"As the market improved," says David Lo, director of investment services at J.D. Power and Associates, in Westlake Village, California, there has been an "improvement in overall satisfaction," for full-service brokerage clients who participated in the eighth annual U.S. Full Service Investor Satisfaction Study. But the study also found that, "an increasing proportion of investors in 2010 indicate they believe their investment firm is driven by profits, rather than focused on customers, compared with 2009."
The overall sentiment gain, from an average score of 731 in 2009, to 769 in 2010, is due large part to investors' happiness with their advisor and their "investment performance." But, "account information; account offerings; commissions and fees; website; and problem resolution," are all factored into the score investors give for their firm.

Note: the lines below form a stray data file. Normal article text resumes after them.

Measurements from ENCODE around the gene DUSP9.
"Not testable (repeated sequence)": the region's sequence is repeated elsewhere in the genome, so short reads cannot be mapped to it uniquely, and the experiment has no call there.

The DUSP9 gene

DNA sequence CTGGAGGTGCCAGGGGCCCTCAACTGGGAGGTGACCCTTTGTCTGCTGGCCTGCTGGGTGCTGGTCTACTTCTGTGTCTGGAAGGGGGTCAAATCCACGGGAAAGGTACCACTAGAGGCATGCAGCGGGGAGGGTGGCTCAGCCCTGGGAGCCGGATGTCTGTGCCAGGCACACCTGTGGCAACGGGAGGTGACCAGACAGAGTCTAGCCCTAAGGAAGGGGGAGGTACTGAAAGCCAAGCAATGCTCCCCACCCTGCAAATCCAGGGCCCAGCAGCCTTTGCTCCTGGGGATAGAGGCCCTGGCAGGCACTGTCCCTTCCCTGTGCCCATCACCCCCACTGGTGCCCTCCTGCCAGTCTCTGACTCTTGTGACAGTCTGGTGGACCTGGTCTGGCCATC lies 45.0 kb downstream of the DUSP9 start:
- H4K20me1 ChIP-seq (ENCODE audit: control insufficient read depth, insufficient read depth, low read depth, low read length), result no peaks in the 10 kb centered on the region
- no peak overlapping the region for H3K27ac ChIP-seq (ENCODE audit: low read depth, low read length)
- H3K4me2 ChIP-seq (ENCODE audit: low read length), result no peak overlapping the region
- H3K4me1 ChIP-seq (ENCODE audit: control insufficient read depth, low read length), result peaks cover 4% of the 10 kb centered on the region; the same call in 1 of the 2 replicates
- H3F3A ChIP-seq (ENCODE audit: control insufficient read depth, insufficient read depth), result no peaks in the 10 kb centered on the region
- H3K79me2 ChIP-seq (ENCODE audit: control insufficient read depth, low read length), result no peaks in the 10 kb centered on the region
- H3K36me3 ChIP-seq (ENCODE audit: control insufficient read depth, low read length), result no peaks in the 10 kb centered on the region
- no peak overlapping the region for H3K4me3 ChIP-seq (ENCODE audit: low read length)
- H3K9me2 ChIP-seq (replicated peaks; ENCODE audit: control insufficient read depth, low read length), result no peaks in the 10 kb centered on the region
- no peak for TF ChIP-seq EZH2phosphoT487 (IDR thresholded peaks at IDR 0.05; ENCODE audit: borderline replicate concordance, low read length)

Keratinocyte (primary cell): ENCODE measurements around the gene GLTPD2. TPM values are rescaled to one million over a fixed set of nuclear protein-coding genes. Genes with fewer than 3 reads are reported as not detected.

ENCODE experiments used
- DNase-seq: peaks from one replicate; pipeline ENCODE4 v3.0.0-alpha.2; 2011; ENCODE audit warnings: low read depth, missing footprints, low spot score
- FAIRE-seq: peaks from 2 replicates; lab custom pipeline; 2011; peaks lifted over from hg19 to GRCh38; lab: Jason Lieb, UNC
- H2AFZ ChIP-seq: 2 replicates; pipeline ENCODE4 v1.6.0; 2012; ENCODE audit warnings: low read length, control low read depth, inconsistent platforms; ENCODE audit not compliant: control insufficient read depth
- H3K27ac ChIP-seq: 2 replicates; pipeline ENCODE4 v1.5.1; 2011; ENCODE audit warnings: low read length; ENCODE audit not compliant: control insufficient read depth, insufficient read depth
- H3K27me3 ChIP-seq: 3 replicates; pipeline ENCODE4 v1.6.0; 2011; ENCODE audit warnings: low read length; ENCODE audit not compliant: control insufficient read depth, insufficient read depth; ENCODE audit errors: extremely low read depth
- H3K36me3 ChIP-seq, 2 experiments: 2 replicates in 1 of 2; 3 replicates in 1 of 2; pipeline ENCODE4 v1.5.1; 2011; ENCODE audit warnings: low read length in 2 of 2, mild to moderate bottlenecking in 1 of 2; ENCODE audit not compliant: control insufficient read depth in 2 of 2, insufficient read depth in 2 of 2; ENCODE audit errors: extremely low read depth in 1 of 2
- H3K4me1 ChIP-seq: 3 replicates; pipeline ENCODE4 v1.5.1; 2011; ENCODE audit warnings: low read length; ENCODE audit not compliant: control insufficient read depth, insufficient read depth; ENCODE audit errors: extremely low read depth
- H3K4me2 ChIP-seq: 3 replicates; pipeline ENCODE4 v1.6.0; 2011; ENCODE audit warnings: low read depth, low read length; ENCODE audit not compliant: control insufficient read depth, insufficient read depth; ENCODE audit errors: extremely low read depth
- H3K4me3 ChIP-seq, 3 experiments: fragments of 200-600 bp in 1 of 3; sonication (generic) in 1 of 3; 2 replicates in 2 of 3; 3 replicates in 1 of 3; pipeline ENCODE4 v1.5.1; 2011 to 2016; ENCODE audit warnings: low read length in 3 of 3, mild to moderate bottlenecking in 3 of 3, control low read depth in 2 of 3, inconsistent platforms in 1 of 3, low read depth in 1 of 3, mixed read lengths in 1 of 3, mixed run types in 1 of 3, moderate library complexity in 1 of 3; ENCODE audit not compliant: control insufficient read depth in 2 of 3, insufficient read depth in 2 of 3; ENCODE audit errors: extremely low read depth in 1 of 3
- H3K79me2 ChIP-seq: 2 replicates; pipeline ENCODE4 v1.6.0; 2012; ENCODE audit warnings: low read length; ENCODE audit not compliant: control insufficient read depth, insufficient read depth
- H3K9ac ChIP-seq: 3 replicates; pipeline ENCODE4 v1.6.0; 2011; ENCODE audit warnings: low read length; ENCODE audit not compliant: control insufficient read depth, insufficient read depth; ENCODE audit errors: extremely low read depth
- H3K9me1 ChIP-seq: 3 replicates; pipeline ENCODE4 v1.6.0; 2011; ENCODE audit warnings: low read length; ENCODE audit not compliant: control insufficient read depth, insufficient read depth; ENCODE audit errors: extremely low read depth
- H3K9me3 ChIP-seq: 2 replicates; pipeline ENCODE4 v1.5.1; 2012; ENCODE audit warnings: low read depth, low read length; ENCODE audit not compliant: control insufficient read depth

"Communicating reasons for investment performance has a considerably strong impact on satisfaction," the release stated. Customers who received this investment performance update gave their brokers much higher average scores–809 out of 1000–versus an average 655 score for those who did not receive these details. Practices such as "engaged client/advisor relationships that involve the development of an investment strategy; periodic review of investment objectives; regular communication around and reasons for investment performance; and a clear explanation of fees and commissions," may boost overall satisfaction, according to the announcement.
The "range of scores has narrowed," Lo told WealthManagerWeb.com, between the highest average score of 794 at Edward Jones, and the lowest, 739 at Chase Investment Services/WaMu investments. "This suggests that service practices [have become] more even at the larger firms," he explains.